• I mentioned that lots of people, including Snowden, are now working on the problem of how to make the internet more secure, yet he seemed to do the opposite at the NSA by trying to find ways to track and identify people who use Tor and other anonymizers. Would he consider working on the other side of things? He wouldn’t rule it out, he said, but dismally suggested the game was over as far as having a liberating and safe internet, because our laptops and smartphones will betray us no matter what we do with them. “There’s the old adage that the only secure computer is one that is turned off, buried in a box ten feet underground, and never turned on,” he said. “From a user perspective, someone trying to find holes by day and then just live on the internet by night, there’s the expectation [that] if somebody wants to have access to your computer bad enough, they’re going to get it. Whether that’s an intelligence agency or a cybercrimes syndicate, whoever that is, it’s probably going to happen.”
  • There are precautions one can take, and I did that with the Lamb. When we had our video chat, I used a computer that had been wiped clean of everything except its operating system and essential applications. Afterward, it was wiped clean again. My concern was that the Lamb might use the session to obtain data from or about the computer I was using; there are a lot of things he might have tried, if he was in a scheming mood. At the end of our three hours together, I mentioned to him that I had taken these precautions—and he approved. “That’s fair,” he said. “I’m glad you have that appreciation. … From a perspective of a journalist who has access to classified information, it would be remiss to think you’re not a target of foreign intelligence services.” He was telling me the U.S. government should be the least of my worries. He was trying to help me. Documents published with this article: Tracking Targets Through Proxies & Anonymizers Network Shaping 101 Shaping Diagram I Hunt Sys Admins (first published in 2014)
Paul Merrell

Microsoft Says U.S. Is Abusing Secret Warrants - 0 views

  • “WE APPRECIATE THAT there are times when secrecy around a government warrant is needed,” Microsoft President Brad Smith wrote in a blog post on Thursday. “But based on the many secrecy orders we have received, we question whether these orders are grounded in specific facts that truly demand secrecy. To the contrary, it appears that the issuance of secrecy orders has become too routine.” With those words, Smith announced that Microsoft was suing the Department of Justice for the right to inform its customers when the government is reading their emails. The last big fight between the Justice Department and Silicon Valley was started by law enforcement, when the FBI demanded that Apple unlock a phone used by San Bernardino killer Syed Rizwan Farook. This time, Microsoft is going on the offensive. The move is welcomed by privacy activists as a step forward for transparency — though it’s also for business reasons.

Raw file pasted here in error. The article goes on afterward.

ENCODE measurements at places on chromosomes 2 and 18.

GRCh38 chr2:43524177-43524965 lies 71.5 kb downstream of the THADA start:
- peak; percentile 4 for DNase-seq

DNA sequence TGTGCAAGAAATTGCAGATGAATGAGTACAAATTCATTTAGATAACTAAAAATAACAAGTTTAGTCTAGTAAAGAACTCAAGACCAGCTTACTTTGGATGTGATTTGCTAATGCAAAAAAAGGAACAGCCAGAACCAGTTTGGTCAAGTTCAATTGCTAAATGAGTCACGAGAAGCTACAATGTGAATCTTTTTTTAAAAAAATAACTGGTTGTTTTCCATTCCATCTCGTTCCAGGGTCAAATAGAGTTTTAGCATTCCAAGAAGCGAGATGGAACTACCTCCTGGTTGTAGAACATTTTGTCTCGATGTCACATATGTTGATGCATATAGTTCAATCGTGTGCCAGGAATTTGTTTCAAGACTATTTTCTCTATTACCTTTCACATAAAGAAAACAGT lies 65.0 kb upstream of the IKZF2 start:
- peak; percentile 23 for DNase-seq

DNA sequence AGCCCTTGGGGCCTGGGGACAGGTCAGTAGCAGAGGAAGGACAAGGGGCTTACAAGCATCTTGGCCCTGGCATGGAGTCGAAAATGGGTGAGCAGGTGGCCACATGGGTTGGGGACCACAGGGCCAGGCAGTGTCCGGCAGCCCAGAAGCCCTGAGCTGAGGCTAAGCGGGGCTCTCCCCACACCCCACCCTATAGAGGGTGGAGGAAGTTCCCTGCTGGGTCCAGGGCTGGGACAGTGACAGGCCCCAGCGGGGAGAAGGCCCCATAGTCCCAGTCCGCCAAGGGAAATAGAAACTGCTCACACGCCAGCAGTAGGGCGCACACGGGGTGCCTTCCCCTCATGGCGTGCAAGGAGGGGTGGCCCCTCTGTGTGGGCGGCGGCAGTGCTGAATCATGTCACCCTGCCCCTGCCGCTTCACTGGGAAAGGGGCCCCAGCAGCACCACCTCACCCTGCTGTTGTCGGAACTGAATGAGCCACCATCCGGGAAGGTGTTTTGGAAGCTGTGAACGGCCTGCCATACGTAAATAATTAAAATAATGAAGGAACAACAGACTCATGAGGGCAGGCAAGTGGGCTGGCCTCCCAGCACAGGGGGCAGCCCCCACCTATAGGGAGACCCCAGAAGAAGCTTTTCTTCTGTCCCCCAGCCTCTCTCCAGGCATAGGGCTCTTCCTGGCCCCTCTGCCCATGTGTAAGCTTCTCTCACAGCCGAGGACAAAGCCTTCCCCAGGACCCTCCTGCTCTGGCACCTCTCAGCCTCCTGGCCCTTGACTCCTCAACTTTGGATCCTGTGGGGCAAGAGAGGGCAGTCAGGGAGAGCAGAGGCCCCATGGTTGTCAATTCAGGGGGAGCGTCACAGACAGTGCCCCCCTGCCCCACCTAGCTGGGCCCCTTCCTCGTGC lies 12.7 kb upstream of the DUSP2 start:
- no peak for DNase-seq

• Secret government searches are eroding people’s trust in the cloud, Smith wrote — including large and small businesses now keeping massive amounts of records online. “The transition to the cloud does not alter people’s expectations of privacy and should not alter the fundamental constitutional requirement that the government must — with few exceptions — give notice when it searches and seizes private information or communications,” he wrote. According to the complaint, Microsoft received 5,624 federal demands for customer information or data in the past 18 months. Almost half — 2,576 — came with gag orders, and almost half of those — 1,752 — had “no fixed end date” by which Microsoft would no longer be sworn to secrecy. These requests, though signed off on by a judge, qualify as unconstitutional searches, the attorneys argue. It “violates both the Fourth Amendment, which affords people and businesses the right to know if the government searches or seizes their property, and the First Amendment, which enshrines Microsoft’s rights to talk to its customers and to discuss how the government conducts its investigations — subject only to restraints narrowly tailored to serve compelling government interests,” they wrote.
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    The Fourth Amendment argument that people have a right to know when their property has been searched or seized is particularly interesting to me. If adopted by the Courts, that could spell the end of surveillance gag orders. 
Paul Merrell

Wikipedia takes feds to court over spying | TheHill - 0 views

  • The foundation behind Wikipedia is suing the U.S. government over spying that it says violates core provisions of the Constitution.The Wikimedia Foundation joined forces on Tuesday with a slew of human rights groups, The Nation magazine and other organizations in a lawsuit accusing the National Security Agency (NSA) and Justice Department of violating the constitutional protections for freedom of speech and privacy.